When the 500 use limits is reached, the license would require you to remove the form from use or be in violation. There is always an outside chance the problem may not exist in the next release of Acrobat and Reader, but I would not hold out hope. The file can still be printed after completion with or without Reader Rights. I can see the interested in saving the file in light of the length of the forms.
The other software that Adobe was probably talking about was LifeCycle. As I understand it, you have to get a quote from Adobe on the price for software for your need. I have heard of cases where it runs into the thousands of dollars.
Like I said, it looks like you have done a lot of nice work on your forms and I would hate to see that have to be thrown away. PDFs are ideal for your use, but this license issue is a potential problem for the future. At least you might have time for now to consider alternative or even possibly wait for a new Acrobat release -- who knows when it will come, but Adobe and other software houses tend to be on a 2-3 years cycle of regular upgrades.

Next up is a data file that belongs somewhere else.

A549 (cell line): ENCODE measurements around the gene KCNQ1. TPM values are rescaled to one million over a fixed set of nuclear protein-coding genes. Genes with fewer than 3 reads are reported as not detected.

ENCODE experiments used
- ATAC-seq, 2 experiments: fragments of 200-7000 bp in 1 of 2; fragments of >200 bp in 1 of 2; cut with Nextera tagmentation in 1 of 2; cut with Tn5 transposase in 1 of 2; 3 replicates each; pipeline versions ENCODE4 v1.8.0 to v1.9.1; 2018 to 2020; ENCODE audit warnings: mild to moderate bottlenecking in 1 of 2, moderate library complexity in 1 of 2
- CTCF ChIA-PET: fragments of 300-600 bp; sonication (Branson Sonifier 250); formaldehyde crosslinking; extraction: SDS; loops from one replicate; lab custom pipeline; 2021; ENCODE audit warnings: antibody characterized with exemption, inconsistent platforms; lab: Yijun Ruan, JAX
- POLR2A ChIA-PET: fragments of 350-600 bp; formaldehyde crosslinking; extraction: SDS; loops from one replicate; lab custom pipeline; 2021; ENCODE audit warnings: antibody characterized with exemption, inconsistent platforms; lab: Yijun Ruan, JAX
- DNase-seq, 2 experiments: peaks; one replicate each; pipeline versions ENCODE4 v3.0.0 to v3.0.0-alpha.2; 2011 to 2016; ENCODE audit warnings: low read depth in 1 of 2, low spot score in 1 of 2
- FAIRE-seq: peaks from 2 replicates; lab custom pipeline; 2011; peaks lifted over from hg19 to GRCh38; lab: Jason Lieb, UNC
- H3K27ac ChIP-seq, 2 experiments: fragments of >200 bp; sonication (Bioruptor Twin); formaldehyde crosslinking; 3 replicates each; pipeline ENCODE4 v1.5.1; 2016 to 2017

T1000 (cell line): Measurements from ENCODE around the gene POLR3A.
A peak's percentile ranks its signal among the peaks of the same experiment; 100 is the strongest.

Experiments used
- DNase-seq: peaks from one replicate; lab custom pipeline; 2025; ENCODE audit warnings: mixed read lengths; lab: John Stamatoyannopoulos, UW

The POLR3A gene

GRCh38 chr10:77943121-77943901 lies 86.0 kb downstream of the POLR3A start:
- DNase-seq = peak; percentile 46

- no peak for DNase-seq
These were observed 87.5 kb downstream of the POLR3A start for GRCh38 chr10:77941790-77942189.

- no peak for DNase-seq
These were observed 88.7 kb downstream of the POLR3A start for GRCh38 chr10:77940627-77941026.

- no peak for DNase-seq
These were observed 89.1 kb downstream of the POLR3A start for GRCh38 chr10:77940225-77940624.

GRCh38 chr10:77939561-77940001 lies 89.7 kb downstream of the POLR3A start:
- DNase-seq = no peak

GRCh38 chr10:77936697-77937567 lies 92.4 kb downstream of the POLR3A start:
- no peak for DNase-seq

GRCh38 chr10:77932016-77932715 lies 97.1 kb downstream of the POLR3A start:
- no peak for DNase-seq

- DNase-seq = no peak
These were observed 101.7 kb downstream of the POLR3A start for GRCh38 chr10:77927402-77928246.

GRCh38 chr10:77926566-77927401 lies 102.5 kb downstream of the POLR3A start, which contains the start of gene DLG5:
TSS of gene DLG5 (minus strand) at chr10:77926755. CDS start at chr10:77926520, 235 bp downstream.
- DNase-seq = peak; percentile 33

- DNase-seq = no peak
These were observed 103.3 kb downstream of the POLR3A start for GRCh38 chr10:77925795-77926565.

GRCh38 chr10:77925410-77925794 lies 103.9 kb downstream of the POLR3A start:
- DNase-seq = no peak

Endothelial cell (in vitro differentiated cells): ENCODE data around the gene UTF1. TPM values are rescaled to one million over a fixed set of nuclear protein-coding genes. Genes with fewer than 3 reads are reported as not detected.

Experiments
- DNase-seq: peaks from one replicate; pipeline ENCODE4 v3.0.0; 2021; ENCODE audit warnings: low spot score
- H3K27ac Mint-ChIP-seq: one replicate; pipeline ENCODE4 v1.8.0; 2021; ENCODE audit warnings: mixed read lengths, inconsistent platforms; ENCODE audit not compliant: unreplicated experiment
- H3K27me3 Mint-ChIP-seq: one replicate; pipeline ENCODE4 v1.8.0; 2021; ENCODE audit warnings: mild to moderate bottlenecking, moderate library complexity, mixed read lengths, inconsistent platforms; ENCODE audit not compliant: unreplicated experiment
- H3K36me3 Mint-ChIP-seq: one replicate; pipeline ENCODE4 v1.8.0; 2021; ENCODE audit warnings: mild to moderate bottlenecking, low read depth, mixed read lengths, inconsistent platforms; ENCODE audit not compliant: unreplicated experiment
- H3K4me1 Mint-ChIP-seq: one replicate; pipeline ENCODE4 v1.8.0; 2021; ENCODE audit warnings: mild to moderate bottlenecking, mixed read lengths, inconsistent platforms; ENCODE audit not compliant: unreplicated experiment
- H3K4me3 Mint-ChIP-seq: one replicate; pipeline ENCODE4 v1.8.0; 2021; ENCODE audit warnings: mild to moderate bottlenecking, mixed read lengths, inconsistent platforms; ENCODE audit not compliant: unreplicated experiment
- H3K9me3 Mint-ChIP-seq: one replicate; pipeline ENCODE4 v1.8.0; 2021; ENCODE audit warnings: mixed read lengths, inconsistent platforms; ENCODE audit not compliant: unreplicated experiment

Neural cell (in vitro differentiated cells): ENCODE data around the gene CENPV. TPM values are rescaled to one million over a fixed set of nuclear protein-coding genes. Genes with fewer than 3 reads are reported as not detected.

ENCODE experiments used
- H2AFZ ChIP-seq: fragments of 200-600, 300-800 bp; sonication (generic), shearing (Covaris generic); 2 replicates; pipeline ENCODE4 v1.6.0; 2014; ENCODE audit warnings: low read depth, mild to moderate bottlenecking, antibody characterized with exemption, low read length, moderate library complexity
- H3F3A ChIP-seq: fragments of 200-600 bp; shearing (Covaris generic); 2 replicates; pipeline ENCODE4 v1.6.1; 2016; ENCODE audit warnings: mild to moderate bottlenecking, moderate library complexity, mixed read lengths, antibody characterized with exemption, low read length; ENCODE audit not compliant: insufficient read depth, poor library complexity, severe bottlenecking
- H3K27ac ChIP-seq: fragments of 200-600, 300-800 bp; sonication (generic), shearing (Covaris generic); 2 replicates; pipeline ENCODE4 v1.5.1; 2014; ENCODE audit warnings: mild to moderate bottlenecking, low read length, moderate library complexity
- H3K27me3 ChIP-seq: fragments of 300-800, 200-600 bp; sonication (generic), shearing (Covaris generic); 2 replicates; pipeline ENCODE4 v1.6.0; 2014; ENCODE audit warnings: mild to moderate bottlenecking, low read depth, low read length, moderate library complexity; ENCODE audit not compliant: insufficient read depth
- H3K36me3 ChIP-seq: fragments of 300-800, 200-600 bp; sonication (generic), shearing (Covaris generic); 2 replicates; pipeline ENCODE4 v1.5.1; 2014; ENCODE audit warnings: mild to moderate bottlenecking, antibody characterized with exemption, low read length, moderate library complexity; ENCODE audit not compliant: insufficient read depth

I should start by thanking you for taking so much time to help me. I do so appreciate it.
This is all so upsetting. As an ICloud customer I received Acrobat Pro with my package. It is always coming up and saying "do you want to create a fillable form" with this product? So then I finally do (spending over a month to create all these fillable .pdf's for a client) and then you don't find out until it's time to launch them to a website that you need to save them with extended reader for them to be useable on the web!! So I save them that way, and even then it is not clear to me that this means a "licence agreement" and that there is a price attached to that. I just thought it was a particular way of saving. If I have to drop this whole project is Adobe going to pay me for all the time and loss of wages? Doubtful.